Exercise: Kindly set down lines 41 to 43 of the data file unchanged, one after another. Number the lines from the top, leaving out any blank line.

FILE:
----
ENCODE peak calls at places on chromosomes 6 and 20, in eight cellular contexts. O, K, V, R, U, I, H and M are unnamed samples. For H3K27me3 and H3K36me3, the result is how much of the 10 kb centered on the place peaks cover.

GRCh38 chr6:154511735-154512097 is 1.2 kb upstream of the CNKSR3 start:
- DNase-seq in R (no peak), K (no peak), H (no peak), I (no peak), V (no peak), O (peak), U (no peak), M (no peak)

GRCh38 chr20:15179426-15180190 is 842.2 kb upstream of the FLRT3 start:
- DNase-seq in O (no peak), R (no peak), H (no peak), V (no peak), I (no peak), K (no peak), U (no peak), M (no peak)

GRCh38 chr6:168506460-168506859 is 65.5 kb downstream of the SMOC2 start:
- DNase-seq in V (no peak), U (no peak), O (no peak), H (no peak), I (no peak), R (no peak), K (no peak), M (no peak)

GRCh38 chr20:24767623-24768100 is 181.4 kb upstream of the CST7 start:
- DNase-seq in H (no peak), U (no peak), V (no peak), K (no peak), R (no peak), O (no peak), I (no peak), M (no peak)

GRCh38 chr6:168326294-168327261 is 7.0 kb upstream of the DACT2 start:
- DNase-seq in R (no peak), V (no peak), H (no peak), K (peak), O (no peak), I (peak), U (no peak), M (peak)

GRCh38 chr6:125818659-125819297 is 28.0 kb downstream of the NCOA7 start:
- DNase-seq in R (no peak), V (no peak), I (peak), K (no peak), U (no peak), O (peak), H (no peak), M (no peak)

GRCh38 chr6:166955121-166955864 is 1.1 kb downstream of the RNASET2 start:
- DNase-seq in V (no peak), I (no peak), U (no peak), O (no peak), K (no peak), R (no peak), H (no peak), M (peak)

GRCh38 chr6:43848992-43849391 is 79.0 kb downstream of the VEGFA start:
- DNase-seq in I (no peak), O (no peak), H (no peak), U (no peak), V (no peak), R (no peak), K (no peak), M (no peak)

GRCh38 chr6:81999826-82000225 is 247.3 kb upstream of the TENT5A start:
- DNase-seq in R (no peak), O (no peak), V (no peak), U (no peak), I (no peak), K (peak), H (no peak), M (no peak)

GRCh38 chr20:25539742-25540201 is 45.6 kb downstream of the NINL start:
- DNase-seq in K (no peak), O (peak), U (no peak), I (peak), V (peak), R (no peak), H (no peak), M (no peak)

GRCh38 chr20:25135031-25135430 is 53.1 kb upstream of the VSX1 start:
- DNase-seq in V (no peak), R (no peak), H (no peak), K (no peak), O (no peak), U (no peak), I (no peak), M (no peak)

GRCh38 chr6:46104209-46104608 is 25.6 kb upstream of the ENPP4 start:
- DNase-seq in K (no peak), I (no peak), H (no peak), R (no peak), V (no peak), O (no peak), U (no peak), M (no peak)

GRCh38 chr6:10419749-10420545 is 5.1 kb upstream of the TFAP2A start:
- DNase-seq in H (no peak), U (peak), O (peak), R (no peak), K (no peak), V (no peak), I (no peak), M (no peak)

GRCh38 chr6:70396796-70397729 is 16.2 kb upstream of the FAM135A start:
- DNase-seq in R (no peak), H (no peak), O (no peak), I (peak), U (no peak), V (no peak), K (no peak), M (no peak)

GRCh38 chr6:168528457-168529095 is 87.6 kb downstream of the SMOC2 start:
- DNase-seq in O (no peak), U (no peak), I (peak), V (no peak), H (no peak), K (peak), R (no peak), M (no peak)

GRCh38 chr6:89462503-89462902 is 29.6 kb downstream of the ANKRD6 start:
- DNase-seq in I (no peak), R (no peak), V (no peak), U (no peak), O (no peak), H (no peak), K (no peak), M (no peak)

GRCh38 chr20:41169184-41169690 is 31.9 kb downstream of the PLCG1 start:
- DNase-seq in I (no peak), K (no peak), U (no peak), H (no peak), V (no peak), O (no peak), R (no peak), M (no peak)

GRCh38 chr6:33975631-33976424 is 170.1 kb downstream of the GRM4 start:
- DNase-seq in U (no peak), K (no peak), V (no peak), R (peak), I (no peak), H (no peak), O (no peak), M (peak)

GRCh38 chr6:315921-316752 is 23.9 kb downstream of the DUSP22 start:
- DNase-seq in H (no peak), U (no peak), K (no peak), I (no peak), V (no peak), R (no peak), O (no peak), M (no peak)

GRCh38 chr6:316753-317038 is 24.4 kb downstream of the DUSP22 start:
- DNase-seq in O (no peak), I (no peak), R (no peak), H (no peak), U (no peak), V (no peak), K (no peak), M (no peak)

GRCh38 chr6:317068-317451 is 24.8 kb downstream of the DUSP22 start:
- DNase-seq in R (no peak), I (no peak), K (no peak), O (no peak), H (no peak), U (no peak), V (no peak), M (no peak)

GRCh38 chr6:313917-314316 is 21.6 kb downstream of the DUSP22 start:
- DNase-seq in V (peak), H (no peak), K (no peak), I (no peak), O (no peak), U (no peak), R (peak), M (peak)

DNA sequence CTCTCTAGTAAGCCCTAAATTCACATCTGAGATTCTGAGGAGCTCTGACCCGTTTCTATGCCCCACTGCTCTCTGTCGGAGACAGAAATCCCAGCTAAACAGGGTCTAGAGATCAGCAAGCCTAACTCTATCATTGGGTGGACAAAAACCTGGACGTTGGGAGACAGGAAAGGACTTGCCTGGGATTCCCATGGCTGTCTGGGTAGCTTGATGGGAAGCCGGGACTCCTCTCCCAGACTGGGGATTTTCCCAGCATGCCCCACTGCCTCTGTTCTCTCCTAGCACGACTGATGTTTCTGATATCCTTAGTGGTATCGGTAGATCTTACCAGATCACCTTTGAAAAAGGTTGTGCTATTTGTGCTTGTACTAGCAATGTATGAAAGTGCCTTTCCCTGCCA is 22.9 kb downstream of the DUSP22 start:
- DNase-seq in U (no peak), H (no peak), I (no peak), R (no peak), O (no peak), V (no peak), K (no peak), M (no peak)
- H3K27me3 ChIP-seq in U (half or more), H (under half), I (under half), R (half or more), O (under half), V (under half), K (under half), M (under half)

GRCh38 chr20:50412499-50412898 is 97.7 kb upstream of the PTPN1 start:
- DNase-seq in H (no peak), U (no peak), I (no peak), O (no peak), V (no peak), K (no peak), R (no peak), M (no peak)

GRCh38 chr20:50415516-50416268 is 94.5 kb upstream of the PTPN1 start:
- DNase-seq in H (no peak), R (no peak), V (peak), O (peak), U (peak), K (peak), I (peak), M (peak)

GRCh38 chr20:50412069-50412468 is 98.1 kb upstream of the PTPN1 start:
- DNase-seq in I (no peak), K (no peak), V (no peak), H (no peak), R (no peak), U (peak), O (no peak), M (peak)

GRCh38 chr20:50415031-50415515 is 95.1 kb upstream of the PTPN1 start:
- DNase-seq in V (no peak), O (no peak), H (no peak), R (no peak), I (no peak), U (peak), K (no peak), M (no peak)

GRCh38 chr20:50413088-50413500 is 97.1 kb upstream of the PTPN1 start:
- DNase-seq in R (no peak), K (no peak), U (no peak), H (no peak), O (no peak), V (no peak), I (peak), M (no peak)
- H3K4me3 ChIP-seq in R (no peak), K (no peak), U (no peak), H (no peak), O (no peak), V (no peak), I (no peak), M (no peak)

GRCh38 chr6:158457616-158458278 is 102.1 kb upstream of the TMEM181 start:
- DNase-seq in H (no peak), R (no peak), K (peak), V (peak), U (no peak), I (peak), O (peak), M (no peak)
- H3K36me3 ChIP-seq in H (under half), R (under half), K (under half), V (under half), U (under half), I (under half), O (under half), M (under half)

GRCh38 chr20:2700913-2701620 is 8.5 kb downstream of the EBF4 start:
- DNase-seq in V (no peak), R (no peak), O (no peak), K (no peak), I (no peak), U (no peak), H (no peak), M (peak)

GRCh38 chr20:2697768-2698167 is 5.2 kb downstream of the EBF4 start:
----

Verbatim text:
- DNase-seq in O (no peak), I (no peak), R (no peak), H (no peak), U (no peak), V (no peak), K (no peak), M (no peak)

GRCh38 chr6:317068-317451 is 24.8 kb downstream of the DUSP22 start:
- DNase-seq in R (no peak), I (no peak), K (no peak), O (no peak), H (no peak), U (no peak), V (no peak), M (no peak)